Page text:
clock menu more-arrow no yes

Filed under:

Park-Ex Is Getting an Indian Ice Cream and Chai Shop This Summer

With scoops based on classic desserts, like gulab jamun and jalebi

pint of pink ice cream
Ice cream in Falooda flavour.
Tiffin Montreal/Facebook

An ice cream and chai shop called Crèmerie Meetha is all set to land in Park-Ex this summer.

Owners Deexit Patel and Aakruti (also surnamed Patel) now have the keys to 787A de Liège Ouest, near where Deexit grew up. “It’s important for me to give back,” he says. The couple, who is also engaged to be married, is planning reasonably priced scoops, pints, and soft-serve, as well as chai and Indian-inspired pastries.

Based on Indian desserts, ice cream flavours will include gulab jamun, a deep-fried, milk-based sweet, and jalebi, an intricately laced deep-fried pastry, both including little bits of the sweets and a homemade cardamom-saffron syrup. Then there’s falooda, a refreshing rose syrup and sweet basil seed flavour; elaichi pista with cardamom and pistachio; and mango rasmalai, combining the fragrant fruit and a creamy, pistachio and saffron-infused milk sweet.

pint of ice cream split in two Tiffin Monreal/Facebook

Deexit Patel and Aakruti have been running popular Tiffin Montreal Indian street food catering business for the past several years. Influenced by their family’s Gujarati food traditions and annual visits to India, they began the business by offering a mobile pani puri stall for events. The crunchy little spheres filled with diced potatoes, chickpeas, and spicy cumin water were a big hit — and they made for the perfect side hustle to Deexit’s day job in the banking world.

But once COVID shut down wedding parties and other gatherings, Tiffin Montreal’s contracts were cancelled — even their own wedding had to be postponed — and the catering business was put on hold.

So the couple bought a small ice cream machine and started experimenting at home with Indian-inspired flavours. The first was Masala Chai, topped with Parle-G biscuits, an iconic Indian cookie. They brought samples of the ice cream to friends and family, asking if the flavour was on point and what they could do to improve. There was always one question in return: Can we get another pint?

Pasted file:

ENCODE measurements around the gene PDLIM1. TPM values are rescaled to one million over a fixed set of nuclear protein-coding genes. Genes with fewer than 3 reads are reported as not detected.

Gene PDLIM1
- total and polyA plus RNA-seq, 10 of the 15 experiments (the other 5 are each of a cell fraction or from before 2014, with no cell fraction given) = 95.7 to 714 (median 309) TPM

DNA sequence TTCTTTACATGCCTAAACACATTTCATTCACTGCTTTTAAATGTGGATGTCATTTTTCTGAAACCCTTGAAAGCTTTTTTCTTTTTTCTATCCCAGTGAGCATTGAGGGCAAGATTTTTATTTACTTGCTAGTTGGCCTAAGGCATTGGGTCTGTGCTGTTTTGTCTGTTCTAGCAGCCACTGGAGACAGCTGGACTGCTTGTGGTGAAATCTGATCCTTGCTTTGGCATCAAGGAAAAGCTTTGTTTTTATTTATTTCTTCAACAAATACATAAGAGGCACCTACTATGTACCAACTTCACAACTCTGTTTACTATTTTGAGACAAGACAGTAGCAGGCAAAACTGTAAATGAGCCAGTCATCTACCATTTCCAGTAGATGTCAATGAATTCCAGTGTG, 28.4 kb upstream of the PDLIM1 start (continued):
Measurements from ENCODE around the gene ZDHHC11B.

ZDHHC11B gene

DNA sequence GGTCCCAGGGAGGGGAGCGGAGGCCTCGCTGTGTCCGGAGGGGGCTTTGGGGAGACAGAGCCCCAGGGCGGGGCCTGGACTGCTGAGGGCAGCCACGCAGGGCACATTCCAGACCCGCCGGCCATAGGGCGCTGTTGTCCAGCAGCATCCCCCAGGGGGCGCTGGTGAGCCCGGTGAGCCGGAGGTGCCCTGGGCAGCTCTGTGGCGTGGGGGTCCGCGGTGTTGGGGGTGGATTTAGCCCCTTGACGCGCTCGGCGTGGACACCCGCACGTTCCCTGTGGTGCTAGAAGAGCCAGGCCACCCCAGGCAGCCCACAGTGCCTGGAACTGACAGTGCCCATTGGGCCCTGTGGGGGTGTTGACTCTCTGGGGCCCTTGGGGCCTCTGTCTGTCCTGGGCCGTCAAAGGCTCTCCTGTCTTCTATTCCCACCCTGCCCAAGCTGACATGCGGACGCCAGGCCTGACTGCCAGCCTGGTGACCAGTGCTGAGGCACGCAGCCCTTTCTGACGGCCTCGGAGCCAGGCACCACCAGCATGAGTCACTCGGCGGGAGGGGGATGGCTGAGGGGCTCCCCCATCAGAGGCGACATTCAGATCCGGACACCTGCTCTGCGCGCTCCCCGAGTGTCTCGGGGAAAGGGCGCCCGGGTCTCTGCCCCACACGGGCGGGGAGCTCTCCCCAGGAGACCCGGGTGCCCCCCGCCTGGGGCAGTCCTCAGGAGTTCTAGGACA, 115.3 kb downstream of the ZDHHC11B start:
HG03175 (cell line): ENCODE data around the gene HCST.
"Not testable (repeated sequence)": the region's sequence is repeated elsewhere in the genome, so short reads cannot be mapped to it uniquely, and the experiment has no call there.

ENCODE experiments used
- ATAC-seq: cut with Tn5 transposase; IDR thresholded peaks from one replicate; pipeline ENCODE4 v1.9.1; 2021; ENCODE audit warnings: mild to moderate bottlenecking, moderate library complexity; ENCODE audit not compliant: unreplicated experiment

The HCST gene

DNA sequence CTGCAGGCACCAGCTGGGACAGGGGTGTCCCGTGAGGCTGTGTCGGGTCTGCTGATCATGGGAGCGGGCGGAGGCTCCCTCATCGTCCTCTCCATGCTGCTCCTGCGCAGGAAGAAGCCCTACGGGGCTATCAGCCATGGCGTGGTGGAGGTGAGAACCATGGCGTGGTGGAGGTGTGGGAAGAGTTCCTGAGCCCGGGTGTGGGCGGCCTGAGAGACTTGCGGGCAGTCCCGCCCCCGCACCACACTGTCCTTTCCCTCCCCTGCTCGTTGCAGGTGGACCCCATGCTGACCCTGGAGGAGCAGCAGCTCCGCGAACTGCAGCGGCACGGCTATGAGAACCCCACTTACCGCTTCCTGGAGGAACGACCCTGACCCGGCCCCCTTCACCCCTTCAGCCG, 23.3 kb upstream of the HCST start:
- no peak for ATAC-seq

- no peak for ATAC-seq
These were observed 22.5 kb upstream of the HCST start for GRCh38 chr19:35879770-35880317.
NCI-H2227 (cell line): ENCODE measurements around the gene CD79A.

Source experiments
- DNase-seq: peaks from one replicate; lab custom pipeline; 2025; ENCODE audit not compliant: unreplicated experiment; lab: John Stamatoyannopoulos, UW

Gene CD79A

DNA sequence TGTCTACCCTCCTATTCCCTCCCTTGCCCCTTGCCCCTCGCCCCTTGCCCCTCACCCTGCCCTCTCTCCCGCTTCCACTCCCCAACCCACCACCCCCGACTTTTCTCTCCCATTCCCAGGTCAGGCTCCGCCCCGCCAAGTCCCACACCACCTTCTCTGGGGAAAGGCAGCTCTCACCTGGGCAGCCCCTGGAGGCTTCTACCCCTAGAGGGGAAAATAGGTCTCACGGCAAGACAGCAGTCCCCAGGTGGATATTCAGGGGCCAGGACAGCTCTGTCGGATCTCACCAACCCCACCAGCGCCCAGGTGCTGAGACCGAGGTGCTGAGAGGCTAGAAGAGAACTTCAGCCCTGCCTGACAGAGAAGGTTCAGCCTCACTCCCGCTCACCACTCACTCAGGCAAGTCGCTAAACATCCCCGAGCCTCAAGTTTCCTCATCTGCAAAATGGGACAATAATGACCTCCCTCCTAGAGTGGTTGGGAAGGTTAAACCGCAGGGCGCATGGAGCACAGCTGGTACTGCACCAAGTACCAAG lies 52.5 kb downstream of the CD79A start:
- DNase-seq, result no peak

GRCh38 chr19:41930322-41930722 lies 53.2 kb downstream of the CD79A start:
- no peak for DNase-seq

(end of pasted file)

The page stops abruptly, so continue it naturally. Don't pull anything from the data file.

After their Masala Chai success, Deexit and Aakruti began churning out other flavours and selling them on Instagram in pints or artfully decorated ice cream cakes (think rose petals, or silver leaf and pistachio crumble) in 8- or 9-inch sizes, feeding anywhere from five to ten people.

ice cream cake topped with gulab jamun
Gulab jamun ice cream cake
Tiffin Montreal/Facebook

The couple’s families have been instrumental in Tiffin’s success. Longstanding friends, they all immigrated from India in the early ‘80s and met in Canada. “They never expected us to date, let alone plan to marry and start a business together. But here we are, four years later,” says Aakruti, an aspiring journalist.

“Growing up, we had a complicated relationship with our culture,” she adds. “As we’ve grown older, we’ve become more connected to it, and we’re proud to share it with others. We need our family’s help and support; Tiffin and Meetha would be nothing without them.”

The bright graphic design, created by Aakruti’s brother (and Deexit’s best friend) Brijesh, gives a retro-Indian truck painting feel to the branding. And their moms have been extensively involved: Deexit’s mother, Sheela, a small business owner and 18-year resident of Park-Ex, has been instrumental in sourcing ingredients across the city and the globe, finding the best ginger for the chai masala ice cream (the smaller, more dry variety) and getting rose petals from India for the falooda flavour. “Deexit always knew exactly what he wanted: the highest quality,” she says with a laugh. That’s why he calls her his “inventory specialist and special shopper,” providing moral support and strategic business advice.

Aakruti’s mother, Champa, has her own specialty which was featured in Tiffin Montreal’s catering and will hopefully be on Crèmerie Meetha’s post-summer menu: khaman, a spongy, savoury cake made of chickpea flour and garnished with mustard seeds and coriander leaf. “Whatever your kids are happy to do, just support them however you can,” Champa declares.

“After a meal, we say ‘Kuchh meetha ho jaye’, or ‘shall we have something sweet?’” Deexit says. “Through Meetha, which literally means ‘sweet” and is my maternal great-grandfather’s name, we’re going to be able to offer treats and a pick-me-up cup of chai to people in the neighbourhood.”

Crèmerie Meetha is slated to open this summer at 787A de Liège Ouest.

Sign up for the newsletter Sign up for the Eater Montreal newsletter

The freshest news from the local food world